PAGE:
"I am pleased that officials from both the Transportation Security Administration and the Department of Defense could join us today to discuss TSA's process for screening Members of the Armed Services. The Democratic Members of this Committee have long supported the concept of expedited screening for the brave men and women who serve to protect our Nation.
I was proud to lend my support to the proposal that became the Public Law we are here to discuss today -- both last Congress when it was offered by Representative Bachus as an amendment to the TSA Authorization bill and this Congress when it was introduced by the Gentleman from Minnesota. By expediting screening for members of our Armed Services and providing gate passes for their loved ones, as TSA's policy allows, we honor their service.
Fortunately, TSA has had the authority necessary to make common sense adjustments to its screening policies for certain populations. Just last year, TSA announced refinements to its process for screening children and the elderly.
TSA still has much work to do to enhance its reputation and improve the perception held by the general public. Employing expedited screening policies for low-risk populations such as children, the elderly, and members of the military will help to change the perception that TSA policies fail the common sense test.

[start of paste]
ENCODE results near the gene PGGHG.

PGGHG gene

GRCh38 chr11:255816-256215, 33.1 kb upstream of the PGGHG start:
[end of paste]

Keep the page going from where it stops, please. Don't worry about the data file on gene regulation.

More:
And, because many in this body have indicated a desire to eliminate TSA, I believe that when the agency employs measures that make sense and do not jeopardize the nation's security, we should recognize and acknowledge those actions.
Today, I would like to highlight a few of the changes TSA has made under the leadership of Administrator Pistole. TSA has worked with the Honor Flight Network to improve our veterans' experiences as they fly from points around the Nation to visit D.C. and the memorials built in their honor.
TSA operates a program specifically designed to ensure that the screening of our Wounded Warriors is conducted in an efficient and dignified manner. And finally, TSA honors our veterans by giving them employment opportunities. Veterans comprise approximately one quarter of TSA's workforce. Whenever I go through security at an airport I am mindful that one in four of the TSOs staffing that checkpoint may have risked his life for this country.
Before closing Mr. Chairman, I would like to point out that we still have five months left to do the people's work during this Congress. I hope that in the coming months, we can look forward to what we should do instead of examining what we have done. As someone once said, don't look back--that is not where you will find your future. As we look to this Committee's future, I hope we will use the time remaining in this Congress to take up difficult issues such as a TSA Authorization bill."